Getting Your Needs Met!

…Because you’re worth it and you DESERVE to live a happy, fulfilling EPIC life!

At the very CORE of living an epic life, is you creating a way of being in this world that enables you to meet not just your needs, but your wants too.

Check in with your unconscious mind to see if any part of you feels resistance to the above two statements… Do these already feel true for you? Often in life, we do NOT get what we need/want and IF that starts to feel like the norm for us it can be easy to accept that as ‘our lot’, to even start to EXPECT that or code that belief at an identity-level, e.g. ‘I am not the sort of person that usually gets what I want/need’ or and that may become coded unconsciously as ‘Therefore I must not deserve to achieve my desires/needs’.

So, give it your thought and attention now: Are there any limiting beliefs like that which we need to bust wide open and replace so we can successfully proceed? Make notes/brainstorm/mindmap in your journal on this feels useful or necessary to you, (you can either do that now, or plan to do that later today). If it feels like you want or need to do some additional change work on this, you may want to contact your coach to focus on it in your one-to-one Epic Transformation sessions. It’s good to have options. You can absolutely use these skills without addressing residual limiting beliefs, but they will get you far more powerful results when you are aligned and clear about what you are willing to accept and when you’re aligned and positive about what you want/need. This is all part of clarifying and adjusting your ‘map of the world’ so you have more flexibility and options.

OK, good! Now you are ready to learn one of the skills that will help you create more of what you want in life, as it relates to your expectations of and needs from others. First, a fun fact: Quite simply, one of the reasons we don’t get what we want and need in life, has nothing to do with our worthiness or clarity, but is instead because we don’t ask for it, or we don’t ask for it in a powerful and aligned way. ‘I statements’ offer you a tool to assert your wants and needs WITHOUT giving away your power or damaging the relationship.

When we beg or ask favours, we give away our power and put ourselves at the mercy of others, it can feel nerve-wracking or even humiliating at times and we mentally put ourselves in their debt. In contrast, when we get clear about what we want/need and what is right FOR US, we are well positioned to ask from a place of balance and equality without being either unhelpfully submissive or awkwardly aggressive!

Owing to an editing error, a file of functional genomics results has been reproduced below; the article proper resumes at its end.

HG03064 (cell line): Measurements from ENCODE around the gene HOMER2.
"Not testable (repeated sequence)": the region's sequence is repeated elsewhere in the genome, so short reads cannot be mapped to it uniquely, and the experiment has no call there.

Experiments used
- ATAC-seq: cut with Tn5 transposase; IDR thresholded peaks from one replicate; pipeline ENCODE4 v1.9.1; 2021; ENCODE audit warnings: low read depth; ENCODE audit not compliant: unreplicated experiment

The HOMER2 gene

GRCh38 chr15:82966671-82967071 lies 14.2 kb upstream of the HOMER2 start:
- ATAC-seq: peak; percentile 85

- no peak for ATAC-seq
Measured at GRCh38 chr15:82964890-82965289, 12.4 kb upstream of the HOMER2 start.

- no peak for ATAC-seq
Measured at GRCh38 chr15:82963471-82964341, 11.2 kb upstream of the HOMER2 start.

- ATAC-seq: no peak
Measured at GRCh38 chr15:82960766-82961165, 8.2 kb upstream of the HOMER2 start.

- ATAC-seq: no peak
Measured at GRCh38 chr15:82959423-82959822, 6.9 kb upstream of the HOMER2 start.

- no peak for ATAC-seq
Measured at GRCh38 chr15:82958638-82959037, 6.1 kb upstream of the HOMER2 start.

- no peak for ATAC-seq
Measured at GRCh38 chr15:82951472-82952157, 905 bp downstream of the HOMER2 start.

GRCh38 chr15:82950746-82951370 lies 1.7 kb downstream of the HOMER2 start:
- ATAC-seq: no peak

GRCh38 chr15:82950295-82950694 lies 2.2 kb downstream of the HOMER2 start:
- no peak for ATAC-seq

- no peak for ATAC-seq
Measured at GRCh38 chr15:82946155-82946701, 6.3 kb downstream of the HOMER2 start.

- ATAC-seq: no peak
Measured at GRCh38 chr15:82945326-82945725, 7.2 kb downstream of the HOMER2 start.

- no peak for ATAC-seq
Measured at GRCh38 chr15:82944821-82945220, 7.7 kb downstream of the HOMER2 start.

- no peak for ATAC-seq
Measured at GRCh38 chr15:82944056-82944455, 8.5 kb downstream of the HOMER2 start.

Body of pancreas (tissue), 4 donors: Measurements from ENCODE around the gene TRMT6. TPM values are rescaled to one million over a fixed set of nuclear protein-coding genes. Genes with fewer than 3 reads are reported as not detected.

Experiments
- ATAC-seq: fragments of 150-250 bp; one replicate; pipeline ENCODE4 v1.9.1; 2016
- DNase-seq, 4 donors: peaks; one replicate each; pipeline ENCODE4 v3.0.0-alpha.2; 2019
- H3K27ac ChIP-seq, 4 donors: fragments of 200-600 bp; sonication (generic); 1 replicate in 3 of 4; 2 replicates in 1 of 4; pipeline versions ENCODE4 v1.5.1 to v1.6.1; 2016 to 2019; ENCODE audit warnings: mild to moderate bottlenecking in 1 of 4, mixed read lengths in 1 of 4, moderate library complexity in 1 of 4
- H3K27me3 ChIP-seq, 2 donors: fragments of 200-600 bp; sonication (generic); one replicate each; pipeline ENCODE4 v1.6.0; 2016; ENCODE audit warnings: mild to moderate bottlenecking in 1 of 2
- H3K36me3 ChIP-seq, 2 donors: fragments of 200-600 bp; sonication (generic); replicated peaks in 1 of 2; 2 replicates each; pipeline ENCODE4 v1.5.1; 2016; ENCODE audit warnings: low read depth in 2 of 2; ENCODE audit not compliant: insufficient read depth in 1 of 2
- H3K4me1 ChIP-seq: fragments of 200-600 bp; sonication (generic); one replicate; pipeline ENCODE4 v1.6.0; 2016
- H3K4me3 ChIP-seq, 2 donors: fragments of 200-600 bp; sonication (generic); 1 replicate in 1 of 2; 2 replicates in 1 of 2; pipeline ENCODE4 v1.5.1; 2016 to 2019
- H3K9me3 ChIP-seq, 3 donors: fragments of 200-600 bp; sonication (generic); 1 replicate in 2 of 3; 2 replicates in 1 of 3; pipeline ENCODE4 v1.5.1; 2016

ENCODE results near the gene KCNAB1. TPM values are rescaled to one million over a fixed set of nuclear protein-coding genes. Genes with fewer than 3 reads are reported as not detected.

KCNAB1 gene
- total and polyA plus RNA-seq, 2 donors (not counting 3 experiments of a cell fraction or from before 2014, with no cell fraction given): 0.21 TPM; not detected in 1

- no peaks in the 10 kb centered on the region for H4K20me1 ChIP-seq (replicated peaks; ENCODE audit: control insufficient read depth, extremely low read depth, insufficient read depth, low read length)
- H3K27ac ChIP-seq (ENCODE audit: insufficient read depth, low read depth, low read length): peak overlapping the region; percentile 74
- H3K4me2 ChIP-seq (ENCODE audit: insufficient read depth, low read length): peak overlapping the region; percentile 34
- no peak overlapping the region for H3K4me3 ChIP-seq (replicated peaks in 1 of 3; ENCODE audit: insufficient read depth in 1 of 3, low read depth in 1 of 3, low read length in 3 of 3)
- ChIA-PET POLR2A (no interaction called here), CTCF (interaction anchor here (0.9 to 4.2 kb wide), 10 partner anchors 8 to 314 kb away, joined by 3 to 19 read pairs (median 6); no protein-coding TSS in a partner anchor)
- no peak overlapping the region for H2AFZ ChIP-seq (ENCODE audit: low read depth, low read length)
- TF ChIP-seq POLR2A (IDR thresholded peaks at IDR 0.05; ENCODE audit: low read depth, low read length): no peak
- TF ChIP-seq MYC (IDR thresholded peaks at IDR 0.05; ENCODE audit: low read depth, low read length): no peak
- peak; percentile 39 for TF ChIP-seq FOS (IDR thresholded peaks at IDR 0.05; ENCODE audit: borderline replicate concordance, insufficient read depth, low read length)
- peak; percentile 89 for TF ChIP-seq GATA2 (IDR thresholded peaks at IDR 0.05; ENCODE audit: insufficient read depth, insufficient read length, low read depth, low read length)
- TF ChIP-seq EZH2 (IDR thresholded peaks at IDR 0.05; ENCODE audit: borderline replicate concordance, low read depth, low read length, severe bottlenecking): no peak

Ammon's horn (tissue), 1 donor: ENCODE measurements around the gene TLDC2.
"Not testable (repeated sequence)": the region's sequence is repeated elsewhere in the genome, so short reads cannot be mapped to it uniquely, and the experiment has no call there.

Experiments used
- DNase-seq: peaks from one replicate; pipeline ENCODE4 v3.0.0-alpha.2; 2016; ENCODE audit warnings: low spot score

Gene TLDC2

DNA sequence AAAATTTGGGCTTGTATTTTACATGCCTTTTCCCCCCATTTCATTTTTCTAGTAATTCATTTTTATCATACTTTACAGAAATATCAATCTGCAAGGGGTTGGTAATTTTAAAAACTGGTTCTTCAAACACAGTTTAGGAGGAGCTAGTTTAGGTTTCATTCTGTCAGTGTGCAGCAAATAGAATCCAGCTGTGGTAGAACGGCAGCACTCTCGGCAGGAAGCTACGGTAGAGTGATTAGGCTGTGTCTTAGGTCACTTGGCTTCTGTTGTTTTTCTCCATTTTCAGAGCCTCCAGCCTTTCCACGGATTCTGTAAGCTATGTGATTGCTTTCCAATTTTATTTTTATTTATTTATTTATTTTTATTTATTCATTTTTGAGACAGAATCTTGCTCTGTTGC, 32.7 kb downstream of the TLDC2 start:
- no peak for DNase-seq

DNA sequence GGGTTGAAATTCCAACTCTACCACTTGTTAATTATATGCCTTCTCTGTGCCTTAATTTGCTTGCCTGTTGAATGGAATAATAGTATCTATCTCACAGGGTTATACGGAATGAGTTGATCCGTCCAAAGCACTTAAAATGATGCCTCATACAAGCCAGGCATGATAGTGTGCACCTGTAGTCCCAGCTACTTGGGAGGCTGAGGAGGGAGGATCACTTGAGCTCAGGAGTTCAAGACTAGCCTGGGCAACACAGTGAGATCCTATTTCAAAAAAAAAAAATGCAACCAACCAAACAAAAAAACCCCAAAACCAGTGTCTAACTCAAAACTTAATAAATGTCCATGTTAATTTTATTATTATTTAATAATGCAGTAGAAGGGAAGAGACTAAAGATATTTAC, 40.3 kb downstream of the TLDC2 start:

Have a look at the two videos that will help you develop this important skills and consider with whom and in what situations you are going to use this to get more of what you want (notice getting MORE may in fact looks like getting LESS of what you dislike too, that is applicable here too).

In summary, an I statement or ‘I message’ has at least 2, often 3 parts: 1. Describe the behaviour (in irrefutable/non-judgmental terms); 2. Describe the ACTUAL impact it has on you (if there is one they will accept); and 3. Share your feelings from this. Note that when you share emotions, you are not using them as a weapon, you are OWNING YOUR emotions so they can understand how it is for you (you are NOT saying you are doing this to me), that’s why avoiding non-feelings is such an important part of this communication tool.

Example: “When you greet or acknowledge the others in the room when you arrive at work but not me, I feel sad/bitter.” (No actual impact offered here because its likely to be rejected, but I could try “When you greet or acknowledge the others in the room when you arrive at work but not me, other people look at me as if questioning what’s going on with us and I feel sad/bitter.”

Also note, if I instead said “When you greet or acknowledge the others in the room when you arrive at work but not me, I feel insulted” this uses a non-feeling that projects judgment and as such I may well get a response like: “Well I didn’t make you feel insulted, I’m not in control of your emotions” or “Well you could just greet me if it’s so important to you”.

However, I statements used with non-blaming FEELINGS (i.e. NOT non-feelings) tend to trigger the mirror neurons in the brain and create a more empathetic response likely to lead to the behaviour change you want.

Depending on the timing and rapport you have with the other person and the context and dynamic between you, results can of course vary, so its good to know that if you offer an I statement and they do not choose to own the problem or change, you can add on a request to get them to the point. That might sound something like: “When you greet or acknowledge the others in the room when you arrive at work but not me, I feel sad.” If this produces a vague look and shrug from the recipient with awkward silence, so you can follow up with: “I would really appreciate a greeting in the morning.” When they receive that you might want to finish on a positive like “Thanks for hearing me, little things can make a big difference and I enjoy working with you.”